It should never have worked. A musical comedy about Christian boy bands is a joke already past its due date (does anyone still think N'Sync owns the world?), and the cutesy songs only survive through their earnestness. Mark, the wildly effeminate member of the band, could have been a sad homophobic joke. As played by Maynard, however, it became a stunning tour de force...a charming, daring and -- yes, wholesome! -- reinvention of faith and showbiz.

5. TELEVISION: Tichina Arnold, Everybody Hates Chris
Television has had hundreds, perhaps thousands, of stern-but-loving mothers. Taking her place alongside the best of them is Rochelle, a take-no-prisoners queen of her domain. Tichina Arnold is a superb comedienne, but it's her on-a-dime turns from anger to gentility (and back again) that make her an unforgettable presence. Florence Henderson, Esther Rolle, Meredith Baxter-Birney, Roseanne Barr, Isabelle Sanford, Jane Kaczmarek, Felicity Huffmann...welcome Tichina Arnold to the "Best Moms of All Time" club.

4. THEATER: Norbert Leo Butz, Dirty Rotten Scoundrels
Comedy is tough. Great comedy is very tough. And then there's Butz, whose soon-to-be-legendary performance as small time con artist Freddy Benson won the Tony, Drama Desk, Outer Critics Circle, Astaire and Drama League Awards. Butz is already headed for the greener pastures of television -- he's signed for a CBS sitcom next season -- but there's still time to experience his politically incorrect Great Big Stuff on the Great White Way.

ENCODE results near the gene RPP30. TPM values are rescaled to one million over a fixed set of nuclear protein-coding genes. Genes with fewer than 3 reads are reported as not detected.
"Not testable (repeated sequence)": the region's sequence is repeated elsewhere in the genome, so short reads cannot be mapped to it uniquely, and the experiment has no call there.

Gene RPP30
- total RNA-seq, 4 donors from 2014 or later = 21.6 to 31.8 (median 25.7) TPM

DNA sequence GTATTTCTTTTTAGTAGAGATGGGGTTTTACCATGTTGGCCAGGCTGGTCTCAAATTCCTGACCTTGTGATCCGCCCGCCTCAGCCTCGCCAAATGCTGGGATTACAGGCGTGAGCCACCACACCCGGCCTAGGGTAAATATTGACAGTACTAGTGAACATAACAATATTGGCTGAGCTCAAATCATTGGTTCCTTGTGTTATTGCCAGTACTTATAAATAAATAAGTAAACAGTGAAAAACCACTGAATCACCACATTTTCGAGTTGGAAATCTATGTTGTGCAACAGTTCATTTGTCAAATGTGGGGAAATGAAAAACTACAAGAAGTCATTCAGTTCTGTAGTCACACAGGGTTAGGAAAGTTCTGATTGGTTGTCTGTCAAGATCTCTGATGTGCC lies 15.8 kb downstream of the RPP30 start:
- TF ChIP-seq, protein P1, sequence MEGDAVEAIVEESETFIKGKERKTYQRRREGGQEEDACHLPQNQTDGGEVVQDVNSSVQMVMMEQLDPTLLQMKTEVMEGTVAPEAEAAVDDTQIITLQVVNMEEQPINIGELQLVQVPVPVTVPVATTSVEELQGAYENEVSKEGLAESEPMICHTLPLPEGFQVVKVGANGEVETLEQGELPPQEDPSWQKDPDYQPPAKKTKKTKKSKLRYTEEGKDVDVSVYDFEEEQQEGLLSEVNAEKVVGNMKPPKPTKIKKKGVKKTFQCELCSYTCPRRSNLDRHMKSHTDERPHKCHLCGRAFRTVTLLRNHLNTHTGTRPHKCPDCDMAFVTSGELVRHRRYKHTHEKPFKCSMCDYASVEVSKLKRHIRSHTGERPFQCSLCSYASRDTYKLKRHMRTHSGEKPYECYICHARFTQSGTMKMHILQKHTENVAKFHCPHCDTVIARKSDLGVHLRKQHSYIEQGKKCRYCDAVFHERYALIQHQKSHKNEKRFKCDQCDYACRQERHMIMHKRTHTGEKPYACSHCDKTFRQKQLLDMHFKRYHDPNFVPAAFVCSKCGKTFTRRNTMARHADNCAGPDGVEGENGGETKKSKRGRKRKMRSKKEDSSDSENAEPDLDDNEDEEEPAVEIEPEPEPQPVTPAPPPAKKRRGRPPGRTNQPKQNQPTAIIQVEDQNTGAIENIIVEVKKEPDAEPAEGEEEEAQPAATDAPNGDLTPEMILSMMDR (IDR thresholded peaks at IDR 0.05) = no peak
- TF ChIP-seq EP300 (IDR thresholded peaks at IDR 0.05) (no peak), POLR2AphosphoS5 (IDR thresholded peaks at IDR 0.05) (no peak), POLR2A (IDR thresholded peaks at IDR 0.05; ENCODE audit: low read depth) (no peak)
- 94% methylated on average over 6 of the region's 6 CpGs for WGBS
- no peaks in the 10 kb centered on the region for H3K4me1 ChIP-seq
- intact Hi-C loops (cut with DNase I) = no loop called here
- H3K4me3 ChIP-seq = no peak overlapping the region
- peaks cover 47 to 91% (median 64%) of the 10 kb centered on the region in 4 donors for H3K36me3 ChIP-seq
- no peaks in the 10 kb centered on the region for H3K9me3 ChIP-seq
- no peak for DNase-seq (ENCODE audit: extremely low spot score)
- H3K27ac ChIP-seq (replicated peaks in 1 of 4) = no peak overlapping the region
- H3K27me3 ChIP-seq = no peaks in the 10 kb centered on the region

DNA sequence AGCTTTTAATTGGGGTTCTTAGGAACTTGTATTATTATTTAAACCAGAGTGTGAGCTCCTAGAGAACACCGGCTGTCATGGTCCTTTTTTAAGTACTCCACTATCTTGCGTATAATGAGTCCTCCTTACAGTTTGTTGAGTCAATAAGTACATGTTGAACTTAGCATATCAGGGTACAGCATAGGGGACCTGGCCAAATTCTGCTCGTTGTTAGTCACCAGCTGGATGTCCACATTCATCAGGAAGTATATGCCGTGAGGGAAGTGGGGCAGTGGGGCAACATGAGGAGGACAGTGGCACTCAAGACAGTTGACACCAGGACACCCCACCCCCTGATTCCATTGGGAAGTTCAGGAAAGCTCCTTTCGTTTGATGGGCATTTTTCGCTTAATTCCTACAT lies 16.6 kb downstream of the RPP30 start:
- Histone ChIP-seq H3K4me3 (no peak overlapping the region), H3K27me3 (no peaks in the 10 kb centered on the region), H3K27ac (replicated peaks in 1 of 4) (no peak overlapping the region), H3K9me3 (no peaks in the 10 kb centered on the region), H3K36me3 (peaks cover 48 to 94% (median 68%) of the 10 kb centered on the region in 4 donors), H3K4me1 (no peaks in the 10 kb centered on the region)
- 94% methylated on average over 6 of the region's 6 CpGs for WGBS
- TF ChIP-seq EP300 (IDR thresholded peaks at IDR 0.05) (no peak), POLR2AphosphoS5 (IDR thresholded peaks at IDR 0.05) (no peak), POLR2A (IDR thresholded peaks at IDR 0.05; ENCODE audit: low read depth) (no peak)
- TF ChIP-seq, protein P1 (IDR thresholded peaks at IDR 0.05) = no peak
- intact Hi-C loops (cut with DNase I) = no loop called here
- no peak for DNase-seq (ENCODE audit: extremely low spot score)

3. FILM: Philip Seymour Hoffman, Capote
It was only a matter of time before this chameleonic virtuoso found the perfect breakthrough vehicle. Inhabiting the needy novelist Truman Capote, Hoffman submerges himself so deeply in the role that it recalls Robert DeNiro's landmark performance in Raging Bull. The merits of the film are debatable, but there's no doubt that Hoffman's performance is one for the history books.

2. THEATER: Michael Cerveris, Sweeney Todd
Cerveris already won a Tony recently, for the 2004 Sondheim revival of Assassins...I hope he's got more space on his mantle. As the demon barber, he is better than he's ever been -- as dark as one could possibly imagine, fueled by a blackhearted revenge that seems to literally eat him from the inside. With this performance Cerveris moves from being one of Broadway's brightest talents to one of its legends. See it, and I promise you'll never forget him.

1. THEATER: Tom Nelis, Score
It's rare in my life when I witness an actor transform not only a role, but the act of performance itself. That's what happened to me with Tom Nelis in his brutally physically, emotionally effervescent interpretation of the composer/conductor Leonard Bernstein. We throw around words like "breathtaking" all the time...literally, about 2/3 of the way through this intoxicating one-man show, during a discussion about (of all things) Gustav Mahler, I lost the power to breathe. Nelis holds the moment beyond the realm of the safe or the sure, reaching across the chasm between artist and audience to generate a spectacular experience. Thirty years from now, when someone asks about the best artists of my lifetime, one of the first names I'll speak will be his.